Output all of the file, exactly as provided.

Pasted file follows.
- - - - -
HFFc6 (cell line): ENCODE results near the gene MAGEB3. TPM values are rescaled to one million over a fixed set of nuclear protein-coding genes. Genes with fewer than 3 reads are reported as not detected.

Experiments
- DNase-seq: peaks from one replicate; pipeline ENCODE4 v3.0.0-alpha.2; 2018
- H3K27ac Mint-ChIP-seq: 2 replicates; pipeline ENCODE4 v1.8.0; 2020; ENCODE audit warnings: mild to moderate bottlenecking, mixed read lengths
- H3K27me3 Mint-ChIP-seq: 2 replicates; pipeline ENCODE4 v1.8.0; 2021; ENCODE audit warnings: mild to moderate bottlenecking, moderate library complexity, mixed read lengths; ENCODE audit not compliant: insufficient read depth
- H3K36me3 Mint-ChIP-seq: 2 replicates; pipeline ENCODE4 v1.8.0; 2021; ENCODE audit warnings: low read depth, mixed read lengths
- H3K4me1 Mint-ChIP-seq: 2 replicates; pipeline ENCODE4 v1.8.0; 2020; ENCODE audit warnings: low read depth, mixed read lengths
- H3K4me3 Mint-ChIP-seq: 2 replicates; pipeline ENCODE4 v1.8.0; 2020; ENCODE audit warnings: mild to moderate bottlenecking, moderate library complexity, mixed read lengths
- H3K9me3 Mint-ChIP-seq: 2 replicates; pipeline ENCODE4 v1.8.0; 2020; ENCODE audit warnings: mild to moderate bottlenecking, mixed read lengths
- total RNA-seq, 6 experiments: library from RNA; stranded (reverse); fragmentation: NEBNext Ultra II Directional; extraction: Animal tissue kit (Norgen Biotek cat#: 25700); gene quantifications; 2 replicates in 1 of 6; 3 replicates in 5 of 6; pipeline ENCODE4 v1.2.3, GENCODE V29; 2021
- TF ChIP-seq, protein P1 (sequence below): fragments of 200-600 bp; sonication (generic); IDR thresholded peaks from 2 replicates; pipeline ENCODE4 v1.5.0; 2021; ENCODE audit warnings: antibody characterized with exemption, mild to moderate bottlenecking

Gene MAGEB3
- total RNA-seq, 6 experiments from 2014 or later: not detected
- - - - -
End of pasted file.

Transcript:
HFFc6 (cell line): ENCODE results near the gene MAGEB3. TPM values are rescaled to one million over a fixed set of nuclear protein-coding genes. Genes with fewer than 3 reads are reported as not detected.

Experiments
- DNase-seq: peaks from one replicate; pipeline ENCODE4 v3.0.0-alpha.2; 2018
- H3K27ac Mint-ChIP-seq: 2 replicates; pipeline ENCODE4 v1.8.0; 2020; ENCODE audit warnings: mild to moderate bottlenecking, mixed read lengths
- H3K27me3 Mint-ChIP-seq: 2 replicates; pipeline ENCODE4 v1.8.0; 2021; ENCODE audit warnings: mild to moderate bottlenecking, moderate library complexity, mixed read lengths; ENCODE audit not compliant: insufficient read depth
- H3K36me3 Mint-ChIP-seq: 2 replicates; pipeline ENCODE4 v1.8.0; 2021; ENCODE audit warnings: low read depth, mixed read lengths
- H3K4me1 Mint-ChIP-seq: 2 replicates; pipeline ENCODE4 v1.8.0; 2020; ENCODE audit warnings: low read depth, mixed read lengths
- H3K4me3 Mint-ChIP-seq: 2 replicates; pipeline ENCODE4 v1.8.0; 2020; ENCODE audit warnings: mild to moderate bottlenecking, moderate library complexity, mixed read lengths
- H3K9me3 Mint-ChIP-seq: 2 replicates; pipeline ENCODE4 v1.8.0; 2020; ENCODE audit warnings: mild to moderate bottlenecking, mixed read lengths
- total RNA-seq, 6 experiments: library from RNA; stranded (reverse); fragmentation: NEBNext Ultra II Directional; extraction: Animal tissue kit (Norgen Biotek cat#: 25700); gene quantifications; 2 replicates in 1 of 6; 3 replicates in 5 of 6; pipeline ENCODE4 v1.2.3, GENCODE V29; 2021
- TF ChIP-seq, protein P1 (sequence below): fragments of 200-600 bp; sonication (generic); IDR thresholded peaks from 2 replicates; pipeline ENCODE4 v1.5.0; 2021; ENCODE audit warnings: antibody characterized with exemption, mild to moderate bottlenecking

Gene MAGEB3
- total RNA-seq, 6 experiments from 2014 or later: not detected